Seagate has boosted its Exos Corvault 4RU self-healing storage system so it can reach 2.5 petabytes in capacity, with a maximum individual hard drive size of 29TB based on heat-assisted magnetic recording (HAMR) technology.
The Exos Corvault 4U106, which is also available in a 2PB 5U84 conventional magnetic recording-based configuration, reduces storage networking resources by 50%, and improves total power efficiency by up to 30%.
The 4RU chassis can be fitted with 106 3.5-inch hard drives of various capacities including Exos X drives with HAMR technology that range up to 29TB, according to Blocks and Files — which is close to the 30TB HAMR hard drives Seagate has previously promised. It's a device that researchers and scientists at institutions can use to perform intensive high-performance computing (HPC) workloads, with the latest iteration shedding storage costs by up to 80% annually, according to the company.
It's HAMR time
After years of development and testing, Seagate began distributing 30TB-plus HAMR hard drive samples, with the first set of commercially available products expected to enter production next year and be commercially available.
The technology relies on storing information on rotating disks with a nanometer-thick media lubricant, and they can leverage shingled recording without any degradation in performance.
That's why it's possible to cram up to 100TB of available storage capacity onto a single HAMR unit, while the biggest hard drives out there right now are only up to 28TB in size. The drive in particular is the WD Ultrastar DC HC680 Data Center HDD as well as Seagate's Exos X24 28TB drive.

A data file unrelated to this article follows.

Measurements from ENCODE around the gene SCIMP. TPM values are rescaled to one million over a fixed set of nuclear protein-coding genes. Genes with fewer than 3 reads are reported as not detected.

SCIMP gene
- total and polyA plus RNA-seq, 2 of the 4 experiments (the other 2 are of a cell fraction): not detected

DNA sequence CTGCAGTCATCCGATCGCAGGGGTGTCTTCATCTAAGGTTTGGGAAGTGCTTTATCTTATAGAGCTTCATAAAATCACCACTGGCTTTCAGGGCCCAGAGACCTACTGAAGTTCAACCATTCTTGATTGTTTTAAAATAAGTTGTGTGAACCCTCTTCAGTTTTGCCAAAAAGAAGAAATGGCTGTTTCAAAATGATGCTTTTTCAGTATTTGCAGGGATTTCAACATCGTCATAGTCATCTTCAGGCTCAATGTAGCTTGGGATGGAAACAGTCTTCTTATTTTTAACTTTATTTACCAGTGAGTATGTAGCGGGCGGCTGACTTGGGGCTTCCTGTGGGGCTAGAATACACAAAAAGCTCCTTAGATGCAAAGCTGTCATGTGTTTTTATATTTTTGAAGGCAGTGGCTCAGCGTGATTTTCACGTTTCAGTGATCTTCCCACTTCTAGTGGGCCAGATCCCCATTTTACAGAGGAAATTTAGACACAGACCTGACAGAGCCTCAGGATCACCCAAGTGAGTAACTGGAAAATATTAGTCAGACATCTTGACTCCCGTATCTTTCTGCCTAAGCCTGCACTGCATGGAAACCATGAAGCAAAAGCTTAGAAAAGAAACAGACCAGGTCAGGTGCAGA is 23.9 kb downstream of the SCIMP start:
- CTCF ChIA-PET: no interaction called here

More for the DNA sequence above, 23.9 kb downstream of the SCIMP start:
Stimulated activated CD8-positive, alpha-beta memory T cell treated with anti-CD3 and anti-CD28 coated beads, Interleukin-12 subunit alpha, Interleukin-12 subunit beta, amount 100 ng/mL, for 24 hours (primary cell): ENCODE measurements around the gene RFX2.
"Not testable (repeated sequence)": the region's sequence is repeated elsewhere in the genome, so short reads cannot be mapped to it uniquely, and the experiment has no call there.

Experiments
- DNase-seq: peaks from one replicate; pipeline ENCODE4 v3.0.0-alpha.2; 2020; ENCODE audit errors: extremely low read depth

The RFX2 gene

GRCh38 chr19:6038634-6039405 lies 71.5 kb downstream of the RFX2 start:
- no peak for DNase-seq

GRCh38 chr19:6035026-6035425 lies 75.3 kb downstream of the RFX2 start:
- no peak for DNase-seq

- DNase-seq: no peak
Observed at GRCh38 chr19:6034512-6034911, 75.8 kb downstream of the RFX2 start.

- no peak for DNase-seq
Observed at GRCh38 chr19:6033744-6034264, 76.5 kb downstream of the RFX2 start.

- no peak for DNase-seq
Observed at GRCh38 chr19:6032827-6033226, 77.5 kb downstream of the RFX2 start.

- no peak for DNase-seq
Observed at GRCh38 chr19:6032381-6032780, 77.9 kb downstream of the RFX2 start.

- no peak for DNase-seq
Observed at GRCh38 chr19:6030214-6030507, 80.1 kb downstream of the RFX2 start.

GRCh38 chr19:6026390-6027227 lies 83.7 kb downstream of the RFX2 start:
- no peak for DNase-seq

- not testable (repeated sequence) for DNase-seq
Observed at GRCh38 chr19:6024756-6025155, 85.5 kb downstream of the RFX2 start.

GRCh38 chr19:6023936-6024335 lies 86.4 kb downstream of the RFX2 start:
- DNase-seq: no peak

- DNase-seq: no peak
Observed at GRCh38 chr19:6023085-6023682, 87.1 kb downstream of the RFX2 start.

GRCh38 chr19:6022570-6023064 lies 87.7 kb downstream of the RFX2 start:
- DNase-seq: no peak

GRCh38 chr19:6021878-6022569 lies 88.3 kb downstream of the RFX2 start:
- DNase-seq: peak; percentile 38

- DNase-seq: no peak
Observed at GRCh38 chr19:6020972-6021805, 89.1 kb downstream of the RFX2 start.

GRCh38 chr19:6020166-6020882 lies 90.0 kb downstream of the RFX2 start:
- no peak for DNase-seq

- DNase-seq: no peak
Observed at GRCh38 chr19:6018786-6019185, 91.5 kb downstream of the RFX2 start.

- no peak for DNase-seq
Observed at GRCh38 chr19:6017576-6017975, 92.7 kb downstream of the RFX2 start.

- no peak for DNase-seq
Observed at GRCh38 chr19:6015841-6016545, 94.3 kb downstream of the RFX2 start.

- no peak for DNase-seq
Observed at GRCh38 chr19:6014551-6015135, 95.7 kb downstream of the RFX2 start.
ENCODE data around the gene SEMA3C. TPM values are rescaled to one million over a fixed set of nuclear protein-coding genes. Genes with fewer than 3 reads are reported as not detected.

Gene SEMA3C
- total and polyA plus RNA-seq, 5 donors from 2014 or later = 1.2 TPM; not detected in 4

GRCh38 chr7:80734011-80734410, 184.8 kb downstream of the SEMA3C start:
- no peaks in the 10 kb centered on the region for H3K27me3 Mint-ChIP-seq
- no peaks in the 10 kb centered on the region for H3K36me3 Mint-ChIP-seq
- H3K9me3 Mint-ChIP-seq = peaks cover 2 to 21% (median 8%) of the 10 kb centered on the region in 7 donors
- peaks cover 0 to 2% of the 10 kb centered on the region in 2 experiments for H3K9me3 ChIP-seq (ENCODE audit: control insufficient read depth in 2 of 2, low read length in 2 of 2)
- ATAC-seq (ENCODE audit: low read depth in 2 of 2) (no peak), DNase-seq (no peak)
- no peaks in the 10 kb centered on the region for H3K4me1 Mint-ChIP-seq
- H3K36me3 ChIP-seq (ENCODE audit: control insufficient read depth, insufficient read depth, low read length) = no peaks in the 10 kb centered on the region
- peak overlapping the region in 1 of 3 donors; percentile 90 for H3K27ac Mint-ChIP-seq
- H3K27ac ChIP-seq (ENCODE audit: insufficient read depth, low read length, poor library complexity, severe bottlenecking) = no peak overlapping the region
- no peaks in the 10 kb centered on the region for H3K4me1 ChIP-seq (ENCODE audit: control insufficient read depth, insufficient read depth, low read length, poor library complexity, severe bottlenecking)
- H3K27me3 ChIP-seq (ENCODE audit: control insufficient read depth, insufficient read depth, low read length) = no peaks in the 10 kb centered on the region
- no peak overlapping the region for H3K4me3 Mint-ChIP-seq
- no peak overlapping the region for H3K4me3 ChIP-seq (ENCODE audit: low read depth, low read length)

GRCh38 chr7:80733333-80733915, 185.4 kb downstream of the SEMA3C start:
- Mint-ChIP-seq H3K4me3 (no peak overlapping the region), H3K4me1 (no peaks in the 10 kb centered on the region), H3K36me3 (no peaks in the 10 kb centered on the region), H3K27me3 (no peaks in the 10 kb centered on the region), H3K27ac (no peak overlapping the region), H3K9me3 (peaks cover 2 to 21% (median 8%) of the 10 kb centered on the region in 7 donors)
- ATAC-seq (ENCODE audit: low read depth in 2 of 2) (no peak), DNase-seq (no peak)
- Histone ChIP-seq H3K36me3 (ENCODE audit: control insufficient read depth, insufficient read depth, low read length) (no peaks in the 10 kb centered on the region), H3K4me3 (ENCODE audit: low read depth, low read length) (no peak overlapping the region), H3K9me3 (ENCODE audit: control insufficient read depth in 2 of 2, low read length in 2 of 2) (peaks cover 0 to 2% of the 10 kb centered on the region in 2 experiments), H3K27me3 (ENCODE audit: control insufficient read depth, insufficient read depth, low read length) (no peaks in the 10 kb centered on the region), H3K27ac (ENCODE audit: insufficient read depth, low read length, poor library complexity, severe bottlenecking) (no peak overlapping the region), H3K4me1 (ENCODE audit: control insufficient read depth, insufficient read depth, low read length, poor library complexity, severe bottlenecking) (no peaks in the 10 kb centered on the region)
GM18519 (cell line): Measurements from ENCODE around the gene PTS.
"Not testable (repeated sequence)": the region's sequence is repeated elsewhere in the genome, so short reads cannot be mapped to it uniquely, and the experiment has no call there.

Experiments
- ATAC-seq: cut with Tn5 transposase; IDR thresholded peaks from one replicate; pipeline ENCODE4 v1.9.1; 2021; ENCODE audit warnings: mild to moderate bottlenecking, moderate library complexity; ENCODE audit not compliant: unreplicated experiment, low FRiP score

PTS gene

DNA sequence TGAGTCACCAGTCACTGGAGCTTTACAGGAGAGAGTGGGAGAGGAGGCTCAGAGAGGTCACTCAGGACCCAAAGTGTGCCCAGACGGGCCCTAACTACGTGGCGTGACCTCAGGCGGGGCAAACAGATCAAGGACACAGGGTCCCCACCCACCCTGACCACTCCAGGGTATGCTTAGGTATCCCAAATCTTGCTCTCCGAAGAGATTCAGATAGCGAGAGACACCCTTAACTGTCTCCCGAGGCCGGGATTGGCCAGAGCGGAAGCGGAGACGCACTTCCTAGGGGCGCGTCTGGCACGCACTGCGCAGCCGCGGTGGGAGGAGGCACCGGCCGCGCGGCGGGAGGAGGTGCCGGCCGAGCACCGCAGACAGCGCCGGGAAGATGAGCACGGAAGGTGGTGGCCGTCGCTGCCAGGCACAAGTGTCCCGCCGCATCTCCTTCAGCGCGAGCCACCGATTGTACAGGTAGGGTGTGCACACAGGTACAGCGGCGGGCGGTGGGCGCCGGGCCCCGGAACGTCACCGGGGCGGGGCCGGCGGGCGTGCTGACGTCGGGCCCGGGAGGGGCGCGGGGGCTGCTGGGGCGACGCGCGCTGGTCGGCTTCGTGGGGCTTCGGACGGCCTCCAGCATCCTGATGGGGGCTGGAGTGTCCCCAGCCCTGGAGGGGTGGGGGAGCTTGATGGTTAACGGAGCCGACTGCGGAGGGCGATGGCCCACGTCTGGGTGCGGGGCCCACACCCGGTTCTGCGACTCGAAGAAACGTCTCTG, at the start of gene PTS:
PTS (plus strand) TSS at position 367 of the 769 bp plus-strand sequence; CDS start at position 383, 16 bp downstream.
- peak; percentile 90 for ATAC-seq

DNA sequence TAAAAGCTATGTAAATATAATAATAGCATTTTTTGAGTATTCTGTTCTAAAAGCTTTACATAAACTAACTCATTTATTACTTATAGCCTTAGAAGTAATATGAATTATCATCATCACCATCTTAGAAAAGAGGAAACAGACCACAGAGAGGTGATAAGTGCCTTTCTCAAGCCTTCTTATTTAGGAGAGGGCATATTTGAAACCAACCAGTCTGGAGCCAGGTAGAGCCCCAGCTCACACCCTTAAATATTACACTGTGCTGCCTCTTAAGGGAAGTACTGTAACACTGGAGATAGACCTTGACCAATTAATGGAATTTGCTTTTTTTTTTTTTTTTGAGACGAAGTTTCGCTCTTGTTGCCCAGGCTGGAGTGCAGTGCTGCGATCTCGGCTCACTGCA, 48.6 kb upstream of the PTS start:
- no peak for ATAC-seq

The 29TB hard drive that's being produced for Seagate's Exos Corvault unit will become the largest hard drive anybody can use — but they still won't be able to buy individual units to be fitted, say, into their own network-attached storage (NAS) drives.
Instead, users hoping to use a high-powered, high-capacity HAMR hard drive at their own discretion will have to wait until next year, when Seagate launches its first 30TB HAMR HDD.
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Keumars Afifi-Sabet is the Technology Editor for Live Science. He has written for a variety of publications including ITPro, The Week Digital and ComputerActive. He has worked as a technology journalist for more than five years, having previously held the role of features editor with ITPro. In his previous role, he oversaw the commissioning and publishing of long form in areas including AI, cyber security, cloud computing and digital transformation.